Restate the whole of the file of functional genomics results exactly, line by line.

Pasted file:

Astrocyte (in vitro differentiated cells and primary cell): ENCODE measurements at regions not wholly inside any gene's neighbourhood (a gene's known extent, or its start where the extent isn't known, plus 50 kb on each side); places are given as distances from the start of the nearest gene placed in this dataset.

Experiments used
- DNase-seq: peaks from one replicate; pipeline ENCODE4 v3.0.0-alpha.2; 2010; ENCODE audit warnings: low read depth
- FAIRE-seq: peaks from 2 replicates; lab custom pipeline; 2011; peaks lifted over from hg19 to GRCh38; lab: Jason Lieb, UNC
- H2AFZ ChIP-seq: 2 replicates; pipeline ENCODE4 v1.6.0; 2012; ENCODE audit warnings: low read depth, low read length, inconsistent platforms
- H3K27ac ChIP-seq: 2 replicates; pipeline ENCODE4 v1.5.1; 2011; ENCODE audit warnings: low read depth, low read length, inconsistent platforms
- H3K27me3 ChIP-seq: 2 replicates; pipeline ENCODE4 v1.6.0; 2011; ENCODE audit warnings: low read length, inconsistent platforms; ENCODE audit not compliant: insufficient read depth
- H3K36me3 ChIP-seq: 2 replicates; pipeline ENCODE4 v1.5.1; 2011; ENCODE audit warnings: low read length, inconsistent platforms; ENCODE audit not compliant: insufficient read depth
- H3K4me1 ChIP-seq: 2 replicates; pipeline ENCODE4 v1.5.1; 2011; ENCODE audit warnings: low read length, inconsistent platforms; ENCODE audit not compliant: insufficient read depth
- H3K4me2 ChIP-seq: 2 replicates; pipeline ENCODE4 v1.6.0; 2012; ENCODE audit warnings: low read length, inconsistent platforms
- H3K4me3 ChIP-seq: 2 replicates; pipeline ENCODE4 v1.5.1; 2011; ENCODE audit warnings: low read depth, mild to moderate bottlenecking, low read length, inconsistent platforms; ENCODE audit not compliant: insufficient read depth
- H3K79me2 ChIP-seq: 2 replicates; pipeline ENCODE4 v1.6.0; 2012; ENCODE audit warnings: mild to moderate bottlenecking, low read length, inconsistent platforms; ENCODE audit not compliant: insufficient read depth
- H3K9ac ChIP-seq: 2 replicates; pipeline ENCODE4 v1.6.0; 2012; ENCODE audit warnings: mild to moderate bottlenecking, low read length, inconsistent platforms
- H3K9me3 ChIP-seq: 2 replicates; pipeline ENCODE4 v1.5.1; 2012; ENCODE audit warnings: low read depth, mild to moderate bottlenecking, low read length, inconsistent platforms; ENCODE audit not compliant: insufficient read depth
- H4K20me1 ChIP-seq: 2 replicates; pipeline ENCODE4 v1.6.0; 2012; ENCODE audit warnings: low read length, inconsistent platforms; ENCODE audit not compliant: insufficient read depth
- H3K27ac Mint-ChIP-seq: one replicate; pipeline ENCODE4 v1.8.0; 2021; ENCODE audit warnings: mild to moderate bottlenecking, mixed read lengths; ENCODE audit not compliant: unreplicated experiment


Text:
Astrocyte (in vitro differentiated cells and primary cell): ENCODE measurements at regions not wholly inside any gene's neighbourhood (a gene's known extent, or its start where the extent isn't known, plus 50 kb on each side); places are given as distances from the start of the nearest gene placed in this dataset.

Experiments used
- DNase-seq: peaks from one replicate; pipeline ENCODE4 v3.0.0-alpha.2; 2010; ENCODE audit warnings: low read depth
- FAIRE-seq: peaks from 2 replicates; lab custom pipeline; 2011; peaks lifted over from hg19 to GRCh38; lab: Jason Lieb, UNC
- H2AFZ ChIP-seq: 2 replicates; pipeline ENCODE4 v1.6.0; 2012; ENCODE audit warnings: low read depth, low read length, inconsistent platforms
- H3K27ac ChIP-seq: 2 replicates; pipeline ENCODE4 v1.5.1; 2011; ENCODE audit warnings: low read depth, low read length, inconsistent platforms
- H3K27me3 ChIP-seq: 2 replicates; pipeline ENCODE4 v1.6.0; 2011; ENCODE audit warnings: low read length, inconsistent platforms; ENCODE audit not compliant: insufficient read depth
- H3K36me3 ChIP-seq: 2 replicates; pipeline ENCODE4 v1.5.1; 2011; ENCODE audit warnings: low read length, inconsistent platforms; ENCODE audit not compliant: insufficient read depth
- H3K4me1 ChIP-seq: 2 replicates; pipeline ENCODE4 v1.5.1; 2011; ENCODE audit warnings: low read length, inconsistent platforms; ENCODE audit not compliant: insufficient read depth
- H3K4me2 ChIP-seq: 2 replicates; pipeline ENCODE4 v1.6.0; 2012; ENCODE audit warnings: low read length, inconsistent platforms
- H3K4me3 ChIP-seq: 2 replicates; pipeline ENCODE4 v1.5.1; 2011; ENCODE audit warnings: low read depth, mild to moderate bottlenecking, low read length, inconsistent platforms; ENCODE audit not compliant: insufficient read depth
- H3K79me2 ChIP-seq: 2 replicates; pipeline ENCODE4 v1.6.0; 2012; ENCODE audit warnings: mild to moderate bottlenecking, low read length, inconsistent platforms; ENCODE audit not compliant: insufficient read depth
- H3K9ac ChIP-seq: 2 replicates; pipeline ENCODE4 v1.6.0; 2012; ENCODE audit warnings: mild to moderate bottlenecking, low read length, inconsistent platforms
- H3K9me3 ChIP-seq: 2 replicates; pipeline ENCODE4 v1.5.1; 2012; ENCODE audit warnings: low read depth, mild to moderate bottlenecking, low read length, inconsistent platforms; ENCODE audit not compliant: insufficient read depth
- H4K20me1 ChIP-seq: 2 replicates; pipeline ENCODE4 v1.6.0; 2012; ENCODE audit warnings: low read length, inconsistent platforms; ENCODE audit not compliant: insufficient read depth
- H3K27ac Mint-ChIP-seq: one replicate; pipeline ENCODE4 v1.8.0; 2021; ENCODE audit warnings: mild to moderate bottlenecking, mixed read lengths; ENCODE audit not compliant: unreplicated experiment